Belfast Telegraph

Michaela Walsh ready to shock Olympic champ and win gold

By Adrian Rutherford and Claire Williamson

She is the rising star of Northern Ireland boxing — but Michaela Walsh faces her toughest test as she goes for gold in Glasgow. The talented 21-year-old edged into the final of the women's flyweight division at the Commonwealth Games after a hard-fought win.

Now the Belfast fighter is on the verge of adding to her fast-growing reputation by claiming the gold medal.

Standing in her way is her toughest opponent yet — Olympic champion Nicola Adams.

The pair will clash at 2pm at the 10,000-capacity Hydro Arena — a venue twice the size of the one where English favourite Adams won gold at London 2012.

It is the final most wanted to see, bringing together one of women’s boxing’s poster girls and one of its brightest young stars.

Walsh edged a tight contest against India's Pinki Jangra to realise her long-held dream of a gold medal clash with the much-vaunted and highly-fancied Adams.

Having initially struggled to get to grips

with her opponent's come-forward style, she looked more at ease in the later stages and did just enough to deserve victory.

Walsh believes she can land the ultimate prize if she performs to her best.

“Months ago I said my dream was to fight Nicola Adams in the Commonwealth final and when I go to bed tonight, I will dream of that gold medal hanging round my neck,” said the Holy Family club fighter.

“I know if I perform to the best of my ability, I can beat her.

“She is the golden girl and I'm only a baby but in the ring, it's a different story.”

While Walsh was battling hard to earn a split decision, Adams served up a classy display to comprehensively outpoint Mandy Bujold of Canada.

Adams says it would mean everything if she could add the Commonwealth title to her CV.

“It is exciting. We are going to be fighting in front of a crowd of 11,000 — I know what it is like to fight in front of a big crowd like that and I'll take all that experience into the final,” she said.

“It's another chance to hopefully make history again and I can't wait.”

Walsh is one of four Northern

Ireland boxers aiming for gold on what could be a super Saturday at the Games.

Michael Conlan triumphed in his bantamweight bout with Welshman Sean McGoldrick on a technical decision.

Conlan clearly won his first round against the defending champion but an accidental clash of heads early in the second caused blood to stream from his eye. The severity of the cut caused the fight to be stopped but after, it was determined that it was heads rather than a punch that caused the damage and Conlan was awarded the win as he was ahead at that stage.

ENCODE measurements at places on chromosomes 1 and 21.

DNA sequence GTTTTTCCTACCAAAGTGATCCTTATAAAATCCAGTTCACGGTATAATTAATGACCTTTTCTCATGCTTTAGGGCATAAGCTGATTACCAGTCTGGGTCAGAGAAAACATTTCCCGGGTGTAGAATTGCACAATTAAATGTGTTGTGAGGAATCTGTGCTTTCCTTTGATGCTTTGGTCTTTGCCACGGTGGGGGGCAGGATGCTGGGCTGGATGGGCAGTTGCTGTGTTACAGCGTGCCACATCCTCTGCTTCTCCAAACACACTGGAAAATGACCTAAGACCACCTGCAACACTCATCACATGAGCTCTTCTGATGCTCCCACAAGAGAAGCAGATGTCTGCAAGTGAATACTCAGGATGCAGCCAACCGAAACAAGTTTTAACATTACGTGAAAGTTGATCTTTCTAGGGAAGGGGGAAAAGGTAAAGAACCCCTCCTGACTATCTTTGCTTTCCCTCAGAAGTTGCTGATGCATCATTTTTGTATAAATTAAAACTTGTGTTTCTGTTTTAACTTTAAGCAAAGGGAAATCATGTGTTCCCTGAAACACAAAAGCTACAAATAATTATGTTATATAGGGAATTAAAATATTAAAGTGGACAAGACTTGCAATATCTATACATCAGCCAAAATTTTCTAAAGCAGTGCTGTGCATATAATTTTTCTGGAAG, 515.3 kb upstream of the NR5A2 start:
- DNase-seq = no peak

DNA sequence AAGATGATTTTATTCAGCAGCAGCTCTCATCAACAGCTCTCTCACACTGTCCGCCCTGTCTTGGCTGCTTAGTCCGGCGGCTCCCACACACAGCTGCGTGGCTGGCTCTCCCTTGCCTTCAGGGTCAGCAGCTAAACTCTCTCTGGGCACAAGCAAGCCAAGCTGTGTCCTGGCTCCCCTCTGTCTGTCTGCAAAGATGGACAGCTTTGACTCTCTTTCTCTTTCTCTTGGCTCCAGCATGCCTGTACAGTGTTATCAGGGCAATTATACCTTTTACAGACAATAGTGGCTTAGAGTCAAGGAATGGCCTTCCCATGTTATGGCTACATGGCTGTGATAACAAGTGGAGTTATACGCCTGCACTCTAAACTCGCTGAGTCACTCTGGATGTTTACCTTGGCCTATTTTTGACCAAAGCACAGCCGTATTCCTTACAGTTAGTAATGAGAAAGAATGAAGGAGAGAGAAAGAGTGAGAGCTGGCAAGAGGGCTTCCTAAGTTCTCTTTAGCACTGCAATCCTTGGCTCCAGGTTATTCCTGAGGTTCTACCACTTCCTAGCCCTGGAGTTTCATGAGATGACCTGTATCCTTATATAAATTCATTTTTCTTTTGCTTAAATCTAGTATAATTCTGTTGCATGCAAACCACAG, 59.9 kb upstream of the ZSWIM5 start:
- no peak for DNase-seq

A doctor will assess whether he is fit enough to fight England's Qais Ashfaq in the final.

But Conlan remained determined. “They will have to cut my head off to keep me out of the final,” he said.

It’s the second time Conlan has suffered a cut from a clash of heads — the first one was on the top of his head and caused him no problems, but this one is in a much more vulnerable place and could open up again.

Last night, all eyes were on double Olympic medallist and Commonwealth defending champion Paddy Barnes who soared through his match against Uganda’s Fazil Juma Kaggwa to take his place in the final.

Barnes commanded the ring from the bell and forced Raggwa on to the ropes on a number of occasions when he landed combinations without doing too much damage.

He will now face Indian Devendro Singh-Laishram in the final.

The north Belfast boxer beat him en route to an Olympic bronze medal at London 2012.

Barnes has won all his qualifying bouts easily so far — two with stoppages — and is a hot bet to become the first Northern Ireland fighter to retain a Commonwealth title.

Next up in the ring was Immaculata's Joe Fitzpatrick who punched his way to victory to secure at least a silver medal for Team NI as the 19-year-old beat Michael Alexander of Trinidad and Tobago in the men's light heavyweight.

And although they lost their semi-finals, every one is a winner as our other female fighter Alanna Audley-Murphy, and men Sean Duffy, Sean McGlinchy, Steven Donnelly and Connor Coyle all take home bronze medals making it easily the best medal haul ever for both the team and the boxers.

Hopefully by the end of the day, some of those medals will be gold.

Michael Conlan confident of proving he's a cut above the rest  

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